Feed Your Brain: Is Your Diet Making You Dumb?

The human body is exceedingly receptive to your diet. From your eyesight to your energy, from your weight to your motor skills, what you eat affects all facets of your body. A healthy diet can give you energy, help develop lean muscle, and enhance your sex life. Conversely, a poor diet can have an ill effect on your bodily functions.

Just as the rest of your body is influenced by your diet, the brain is no exception. An extremely metabolically driven muscle, the brain constantly needs to be fed…and fed well. Recent research has demonstrated that proper diet can benefit memory, boost mood, relieve stress, enhance sensorimotor skills, and maybe even improve IQ.

Breakfast Benefits

Mom always said that a healthy breakfast would help us in school, but did you ever think she had it right? Recent research has confirmed the theory that eating breakfast really does help us learn. Glucose, or blood sugar, is essential to our brain’s function. Without breakfast, our body’s blood sugar level lowers resulting in lowered brain function. People may experience mild disorientation, difficulty comprehending directions, and experience trouble understanding new information.

While having breakfast is important, there is fare that can be as detrimental as eating nothing at all. Overly sugary cereals have an exceedingly high glycemic index (GI). The GI is the speed in which carbohydrates are absorbed into the blood stream. The higher the glycemic index, the faster it is absorbed The faster the glucose enters the blood stream, the shorter you get to experience its benefits. Thus, foods lower on the index are more desirable when it comes to sustained brain power. Foods low on the GI include: low-fat yogurt, peanuts, broccoli, peppers, spinach, and whole grain products. One of the simplest breakfast brain foods is whole-wheat toast topped with a tablespoon of all-natural peanut butter.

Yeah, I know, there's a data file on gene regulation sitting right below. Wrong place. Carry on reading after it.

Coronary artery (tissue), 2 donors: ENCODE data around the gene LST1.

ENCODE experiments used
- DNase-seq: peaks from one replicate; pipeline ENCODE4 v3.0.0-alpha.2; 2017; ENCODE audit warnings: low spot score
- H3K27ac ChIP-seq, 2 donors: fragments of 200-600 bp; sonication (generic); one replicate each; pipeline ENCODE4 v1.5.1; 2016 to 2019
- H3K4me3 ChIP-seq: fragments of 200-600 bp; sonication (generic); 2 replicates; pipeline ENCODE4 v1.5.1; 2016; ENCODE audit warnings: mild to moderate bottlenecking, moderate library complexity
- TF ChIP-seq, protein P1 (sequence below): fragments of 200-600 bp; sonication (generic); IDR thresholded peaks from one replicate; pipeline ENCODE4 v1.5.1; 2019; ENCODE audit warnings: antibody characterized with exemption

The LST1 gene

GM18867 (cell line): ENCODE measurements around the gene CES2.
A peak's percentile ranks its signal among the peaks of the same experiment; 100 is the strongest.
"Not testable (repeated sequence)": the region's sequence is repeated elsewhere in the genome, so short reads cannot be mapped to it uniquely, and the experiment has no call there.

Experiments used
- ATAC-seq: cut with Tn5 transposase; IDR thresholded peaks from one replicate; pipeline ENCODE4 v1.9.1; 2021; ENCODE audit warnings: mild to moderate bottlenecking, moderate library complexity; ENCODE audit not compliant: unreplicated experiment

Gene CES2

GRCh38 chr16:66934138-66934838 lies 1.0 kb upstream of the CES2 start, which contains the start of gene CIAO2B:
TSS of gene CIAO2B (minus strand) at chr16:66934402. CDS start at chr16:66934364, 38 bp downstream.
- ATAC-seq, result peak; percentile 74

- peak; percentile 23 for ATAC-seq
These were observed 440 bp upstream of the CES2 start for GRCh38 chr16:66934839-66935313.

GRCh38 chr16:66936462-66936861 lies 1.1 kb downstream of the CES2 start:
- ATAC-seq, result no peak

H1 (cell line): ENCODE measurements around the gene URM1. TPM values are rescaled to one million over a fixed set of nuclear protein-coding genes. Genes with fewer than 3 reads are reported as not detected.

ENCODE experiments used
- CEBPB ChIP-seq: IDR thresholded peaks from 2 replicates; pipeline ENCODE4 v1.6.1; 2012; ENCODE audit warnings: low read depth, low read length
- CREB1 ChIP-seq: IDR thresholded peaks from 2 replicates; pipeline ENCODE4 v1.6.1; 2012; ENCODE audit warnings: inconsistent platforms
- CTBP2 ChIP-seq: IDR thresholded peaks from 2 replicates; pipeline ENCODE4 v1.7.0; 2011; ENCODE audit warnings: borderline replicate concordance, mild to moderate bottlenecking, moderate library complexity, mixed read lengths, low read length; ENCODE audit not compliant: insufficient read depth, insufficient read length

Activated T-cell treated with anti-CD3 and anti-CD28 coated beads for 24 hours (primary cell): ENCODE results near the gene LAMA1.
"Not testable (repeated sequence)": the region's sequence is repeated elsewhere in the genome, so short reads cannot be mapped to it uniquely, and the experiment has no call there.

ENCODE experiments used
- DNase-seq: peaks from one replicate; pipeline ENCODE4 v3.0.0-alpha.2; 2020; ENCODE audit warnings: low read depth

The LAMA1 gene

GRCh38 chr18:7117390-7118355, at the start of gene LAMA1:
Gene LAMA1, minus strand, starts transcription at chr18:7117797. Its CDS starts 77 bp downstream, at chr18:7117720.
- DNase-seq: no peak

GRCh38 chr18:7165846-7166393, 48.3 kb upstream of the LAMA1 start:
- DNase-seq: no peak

Fish for Brain Influence

There is good news for those who appreciate a big, seafood dinner. A Swedish study has demonstrated that the regular intake of fish products can positively influence cognitive performance. Researchers at the University of Gothenburg, Sweden surveyed 15 year olds in the western region of the country. The survey included questions about the amount of fish consumption and socioeconomic status. There was a positive correlation between the amount of times fish was consumed each week, and a cognitive performance test taken 3-years later. Those who consumed fish more than once a week had higher combined intelligence, and verbal and visuospatial performance than those who did not.

Not All Fats are Bad Fats

Dieters may shudder when they hear the term “fat content”. However, the truth remains that some fats can benefit you—especially your brain. Evidence is beginning to accumulate demonstrating omega-3 fats’ usefulness for overall brain function. Omega-3s are particularly beneficial for the outer membrane, or synapse, of brain cells. It is here where nerve signals are received, and memories and learning are locked in. Brain cells constantly need to form new cell membranes in order to maintain brain function. Omega-3 fatty acids are best suited to do this. These brainy fats can be found in fish such as salmon and mackerel, nuts, eggs, flax, and milk products.

Bad Diet, Bad Brains

Not only can a diet high in fat and cholesterol destroy your diet and damage your heat, but it can also have a detrimental affect on brain function. Researchers from the Medical University of South Carolina (MUSC) have linked memory loss to a diet high in saturated fat and cholesterol. According to researchers, instead of aiding brain function, saturated fats and cholesterol inflame brain cell membranes resulting in an impaired memory. So, in the end, limiting bad fats and increasing good fats will not only help you shed unwanted pounds but will also help strengthen your brain power.